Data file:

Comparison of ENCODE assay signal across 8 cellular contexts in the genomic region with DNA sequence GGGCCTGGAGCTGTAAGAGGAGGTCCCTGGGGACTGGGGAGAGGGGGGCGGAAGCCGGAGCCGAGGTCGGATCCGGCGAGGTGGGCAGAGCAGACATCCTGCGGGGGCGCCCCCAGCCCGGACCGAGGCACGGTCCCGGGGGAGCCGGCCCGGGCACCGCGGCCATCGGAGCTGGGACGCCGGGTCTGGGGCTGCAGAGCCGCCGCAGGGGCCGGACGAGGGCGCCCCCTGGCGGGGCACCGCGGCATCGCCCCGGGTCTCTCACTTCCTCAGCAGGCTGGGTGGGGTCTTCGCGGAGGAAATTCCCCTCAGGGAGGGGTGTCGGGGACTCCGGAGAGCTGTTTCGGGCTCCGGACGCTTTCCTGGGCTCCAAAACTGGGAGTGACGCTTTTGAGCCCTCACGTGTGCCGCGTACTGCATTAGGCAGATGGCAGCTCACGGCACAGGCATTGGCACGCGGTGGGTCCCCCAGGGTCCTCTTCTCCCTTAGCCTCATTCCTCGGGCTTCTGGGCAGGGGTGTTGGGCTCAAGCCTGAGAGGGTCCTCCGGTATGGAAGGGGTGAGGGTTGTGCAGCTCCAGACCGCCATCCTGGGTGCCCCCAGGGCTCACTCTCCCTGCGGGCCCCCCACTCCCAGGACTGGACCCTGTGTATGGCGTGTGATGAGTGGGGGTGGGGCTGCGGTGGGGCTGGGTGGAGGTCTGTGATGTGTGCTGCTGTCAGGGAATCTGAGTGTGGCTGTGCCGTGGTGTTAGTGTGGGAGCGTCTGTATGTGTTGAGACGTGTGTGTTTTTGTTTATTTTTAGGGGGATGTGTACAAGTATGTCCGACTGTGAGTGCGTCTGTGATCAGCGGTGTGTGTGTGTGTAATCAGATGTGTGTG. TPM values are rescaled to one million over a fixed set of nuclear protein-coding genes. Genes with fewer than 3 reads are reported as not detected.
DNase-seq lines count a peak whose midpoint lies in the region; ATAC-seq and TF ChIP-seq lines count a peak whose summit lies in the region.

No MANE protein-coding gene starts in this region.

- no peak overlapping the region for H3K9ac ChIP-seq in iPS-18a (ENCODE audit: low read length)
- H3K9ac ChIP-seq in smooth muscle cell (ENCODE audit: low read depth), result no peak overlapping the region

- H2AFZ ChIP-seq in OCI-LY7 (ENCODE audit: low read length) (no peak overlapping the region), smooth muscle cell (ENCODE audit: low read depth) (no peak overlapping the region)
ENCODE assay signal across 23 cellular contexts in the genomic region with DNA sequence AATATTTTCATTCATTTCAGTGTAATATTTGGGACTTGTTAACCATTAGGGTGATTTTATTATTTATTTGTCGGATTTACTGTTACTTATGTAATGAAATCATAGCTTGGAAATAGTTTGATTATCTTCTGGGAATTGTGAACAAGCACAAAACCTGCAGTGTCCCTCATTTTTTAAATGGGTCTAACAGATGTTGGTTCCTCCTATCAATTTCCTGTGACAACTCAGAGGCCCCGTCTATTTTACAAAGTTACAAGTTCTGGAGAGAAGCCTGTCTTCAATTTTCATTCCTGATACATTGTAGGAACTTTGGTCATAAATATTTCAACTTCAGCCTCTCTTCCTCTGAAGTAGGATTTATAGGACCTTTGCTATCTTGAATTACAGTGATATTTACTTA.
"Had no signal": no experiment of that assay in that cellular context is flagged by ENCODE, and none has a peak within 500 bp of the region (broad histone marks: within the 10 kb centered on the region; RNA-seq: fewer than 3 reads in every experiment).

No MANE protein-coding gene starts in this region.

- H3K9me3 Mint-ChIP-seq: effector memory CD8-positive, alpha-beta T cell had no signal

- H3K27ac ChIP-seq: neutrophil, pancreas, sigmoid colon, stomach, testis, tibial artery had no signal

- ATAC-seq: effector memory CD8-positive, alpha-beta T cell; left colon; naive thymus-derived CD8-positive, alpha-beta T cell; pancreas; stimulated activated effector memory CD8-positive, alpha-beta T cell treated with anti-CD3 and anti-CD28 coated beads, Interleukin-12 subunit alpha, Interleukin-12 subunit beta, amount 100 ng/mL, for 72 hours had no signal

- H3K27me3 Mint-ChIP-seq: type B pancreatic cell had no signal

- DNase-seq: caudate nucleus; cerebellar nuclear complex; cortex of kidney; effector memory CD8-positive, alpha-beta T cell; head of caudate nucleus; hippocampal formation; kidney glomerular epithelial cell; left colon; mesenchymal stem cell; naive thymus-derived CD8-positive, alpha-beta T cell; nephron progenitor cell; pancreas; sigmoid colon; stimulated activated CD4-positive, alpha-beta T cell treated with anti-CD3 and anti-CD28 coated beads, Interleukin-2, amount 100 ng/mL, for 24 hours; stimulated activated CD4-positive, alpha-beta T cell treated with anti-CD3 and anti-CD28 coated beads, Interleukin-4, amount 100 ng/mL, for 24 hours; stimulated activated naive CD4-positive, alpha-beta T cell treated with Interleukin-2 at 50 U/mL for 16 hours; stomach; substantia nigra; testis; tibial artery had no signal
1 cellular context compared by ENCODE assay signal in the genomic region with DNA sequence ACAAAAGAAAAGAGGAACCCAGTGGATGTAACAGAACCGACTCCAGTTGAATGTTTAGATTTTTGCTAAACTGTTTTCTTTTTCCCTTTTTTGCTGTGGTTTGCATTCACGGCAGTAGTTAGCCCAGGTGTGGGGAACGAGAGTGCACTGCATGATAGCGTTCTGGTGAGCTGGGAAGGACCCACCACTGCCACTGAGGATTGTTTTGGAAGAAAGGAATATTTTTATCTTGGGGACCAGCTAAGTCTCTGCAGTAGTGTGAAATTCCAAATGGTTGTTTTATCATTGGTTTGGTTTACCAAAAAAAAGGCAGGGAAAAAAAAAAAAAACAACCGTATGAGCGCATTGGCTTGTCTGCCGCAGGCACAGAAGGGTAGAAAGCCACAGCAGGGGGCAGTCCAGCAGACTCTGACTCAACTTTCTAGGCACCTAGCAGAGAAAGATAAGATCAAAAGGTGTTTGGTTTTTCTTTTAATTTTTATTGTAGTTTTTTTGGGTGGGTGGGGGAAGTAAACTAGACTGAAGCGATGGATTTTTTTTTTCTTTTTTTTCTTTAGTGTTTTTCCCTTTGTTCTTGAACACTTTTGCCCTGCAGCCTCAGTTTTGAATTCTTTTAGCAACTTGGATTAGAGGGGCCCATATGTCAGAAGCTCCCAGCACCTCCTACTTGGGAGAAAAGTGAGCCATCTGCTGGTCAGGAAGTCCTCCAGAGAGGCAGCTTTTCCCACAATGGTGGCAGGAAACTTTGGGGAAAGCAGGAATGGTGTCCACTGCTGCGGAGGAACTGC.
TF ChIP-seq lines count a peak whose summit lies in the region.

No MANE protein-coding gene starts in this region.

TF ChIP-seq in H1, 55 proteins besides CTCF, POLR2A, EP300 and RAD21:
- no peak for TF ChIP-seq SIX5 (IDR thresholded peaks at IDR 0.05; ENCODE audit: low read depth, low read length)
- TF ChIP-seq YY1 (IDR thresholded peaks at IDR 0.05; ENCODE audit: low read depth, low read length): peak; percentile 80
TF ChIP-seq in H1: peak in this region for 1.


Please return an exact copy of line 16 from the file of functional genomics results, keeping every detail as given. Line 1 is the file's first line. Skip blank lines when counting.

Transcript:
TF ChIP-seq lines count a peak whose summit lies in the region.